The Authority or Testimony of Men, if they are wife and honest, if they had full


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tunities and Capacities of knowing the Truth, and are free from all Suspicion of Deceit in relating it, ought to sway our Affent; especially when Multitudes concur in the same Testimony, and when there are many other attending Circumstances which raise the Proposition which they dictate to the Degree of Moral Certainty.

But in this very Case, even in Matters of Fact and Affairs of History, we should not too easily give in to all the Dictates of Tradition, and the pompous Pretences to the Testimony of Men, till we have fairly examined the several Things which are necessary to make up a credible Testimony, and to lay a just Foundation for our Belief. There are and have been so many Fallhoods imposed upon Mankind with specious Pretences of Eye and Ear Witnesses, that should make us wisely cautious and justly suspicious of Reports, where the concurrent Signs of Truth do not fairly appear, and especially where the Matter is of considerable Imporfance. And the less Probable the Fact testified is in itself the greater Evidence may we juftly demand of the Veracity of that Testimony on which it claims to be admitted.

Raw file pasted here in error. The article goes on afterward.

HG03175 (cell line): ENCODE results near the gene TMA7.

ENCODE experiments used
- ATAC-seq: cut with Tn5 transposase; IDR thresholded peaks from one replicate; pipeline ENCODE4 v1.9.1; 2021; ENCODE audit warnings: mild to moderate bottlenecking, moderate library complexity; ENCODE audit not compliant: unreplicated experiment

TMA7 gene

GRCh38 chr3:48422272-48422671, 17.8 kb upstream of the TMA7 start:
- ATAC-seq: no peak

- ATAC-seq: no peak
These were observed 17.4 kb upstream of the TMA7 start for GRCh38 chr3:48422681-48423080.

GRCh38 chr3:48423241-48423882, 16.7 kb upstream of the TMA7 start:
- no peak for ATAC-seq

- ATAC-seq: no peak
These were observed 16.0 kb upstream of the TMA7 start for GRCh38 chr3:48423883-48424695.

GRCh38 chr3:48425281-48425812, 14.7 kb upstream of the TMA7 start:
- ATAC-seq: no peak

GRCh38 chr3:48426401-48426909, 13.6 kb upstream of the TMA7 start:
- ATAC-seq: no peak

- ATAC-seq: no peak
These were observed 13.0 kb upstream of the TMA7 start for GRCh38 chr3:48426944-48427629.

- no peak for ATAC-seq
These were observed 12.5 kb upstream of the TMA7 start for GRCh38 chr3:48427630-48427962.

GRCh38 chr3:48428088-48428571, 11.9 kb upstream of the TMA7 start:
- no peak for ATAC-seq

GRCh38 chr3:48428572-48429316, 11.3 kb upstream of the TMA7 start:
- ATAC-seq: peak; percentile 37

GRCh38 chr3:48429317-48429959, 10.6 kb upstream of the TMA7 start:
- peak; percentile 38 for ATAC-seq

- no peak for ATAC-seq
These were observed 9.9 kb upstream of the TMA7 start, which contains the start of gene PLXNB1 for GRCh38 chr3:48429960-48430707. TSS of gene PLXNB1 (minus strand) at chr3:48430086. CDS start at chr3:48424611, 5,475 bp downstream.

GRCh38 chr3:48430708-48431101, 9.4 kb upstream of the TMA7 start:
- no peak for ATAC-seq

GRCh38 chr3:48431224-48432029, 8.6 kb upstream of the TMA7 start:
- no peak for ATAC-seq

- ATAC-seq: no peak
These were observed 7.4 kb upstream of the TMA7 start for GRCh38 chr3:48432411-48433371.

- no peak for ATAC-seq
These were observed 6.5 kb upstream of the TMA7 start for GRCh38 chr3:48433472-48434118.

JII. The last Cafe wherein Authority must govern us is, when we are callid to believe what Persons under Inspiration have dictated to us. This is not properly the Authority of Men, but of God himself; and